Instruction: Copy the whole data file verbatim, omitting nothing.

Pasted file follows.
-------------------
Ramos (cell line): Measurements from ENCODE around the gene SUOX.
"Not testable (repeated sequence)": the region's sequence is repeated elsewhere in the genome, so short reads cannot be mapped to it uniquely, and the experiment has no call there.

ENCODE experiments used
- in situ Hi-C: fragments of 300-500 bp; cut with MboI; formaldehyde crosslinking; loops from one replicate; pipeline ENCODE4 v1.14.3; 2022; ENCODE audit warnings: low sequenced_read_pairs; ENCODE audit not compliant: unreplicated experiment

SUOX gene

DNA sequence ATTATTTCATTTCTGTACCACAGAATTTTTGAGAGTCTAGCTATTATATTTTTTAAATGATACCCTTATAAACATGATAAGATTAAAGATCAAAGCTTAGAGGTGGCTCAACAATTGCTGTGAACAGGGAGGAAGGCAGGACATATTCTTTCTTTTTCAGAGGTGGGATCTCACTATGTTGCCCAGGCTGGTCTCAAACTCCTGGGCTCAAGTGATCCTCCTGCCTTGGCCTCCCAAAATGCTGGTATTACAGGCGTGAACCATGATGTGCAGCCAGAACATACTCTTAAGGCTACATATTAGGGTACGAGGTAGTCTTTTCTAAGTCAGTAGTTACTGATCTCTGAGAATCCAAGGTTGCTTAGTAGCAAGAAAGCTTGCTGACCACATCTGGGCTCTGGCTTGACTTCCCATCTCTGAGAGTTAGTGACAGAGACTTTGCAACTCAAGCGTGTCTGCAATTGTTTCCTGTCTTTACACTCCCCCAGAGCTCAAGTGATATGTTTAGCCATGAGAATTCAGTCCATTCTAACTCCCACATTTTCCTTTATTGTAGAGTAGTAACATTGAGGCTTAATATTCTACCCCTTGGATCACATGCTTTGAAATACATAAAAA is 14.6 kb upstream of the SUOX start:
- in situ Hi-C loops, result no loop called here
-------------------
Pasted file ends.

Ramos (cell line): Measurements from ENCODE around the gene SUOX.
"Not testable (repeated sequence)": the region's sequence is repeated elsewhere in the genome, so short reads cannot be mapped to it uniquely, and the experiment has no call there.

ENCODE experiments used
- in situ Hi-C: fragments of 300-500 bp; cut with MboI; formaldehyde crosslinking; loops from one replicate; pipeline ENCODE4 v1.14.3; 2022; ENCODE audit warnings: low sequenced_read_pairs; ENCODE audit not compliant: unreplicated experiment

SUOX gene

DNA sequence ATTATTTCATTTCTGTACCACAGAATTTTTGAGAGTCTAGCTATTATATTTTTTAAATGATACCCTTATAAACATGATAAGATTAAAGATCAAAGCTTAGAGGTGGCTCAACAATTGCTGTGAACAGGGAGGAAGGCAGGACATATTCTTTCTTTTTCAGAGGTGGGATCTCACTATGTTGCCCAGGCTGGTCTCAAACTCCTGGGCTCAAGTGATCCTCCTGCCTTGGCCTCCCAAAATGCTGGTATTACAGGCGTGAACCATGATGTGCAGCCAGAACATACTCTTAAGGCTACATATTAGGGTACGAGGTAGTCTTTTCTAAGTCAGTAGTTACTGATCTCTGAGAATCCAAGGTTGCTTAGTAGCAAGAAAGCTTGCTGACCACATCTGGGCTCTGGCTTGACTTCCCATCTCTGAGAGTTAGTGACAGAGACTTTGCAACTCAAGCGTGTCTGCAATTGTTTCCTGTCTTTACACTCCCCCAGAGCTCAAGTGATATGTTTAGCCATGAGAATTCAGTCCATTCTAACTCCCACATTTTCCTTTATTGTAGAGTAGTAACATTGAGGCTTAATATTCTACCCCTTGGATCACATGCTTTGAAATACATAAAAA is 14.6 kb upstream of the SUOX start:
- in situ Hi-C loops, result no loop called here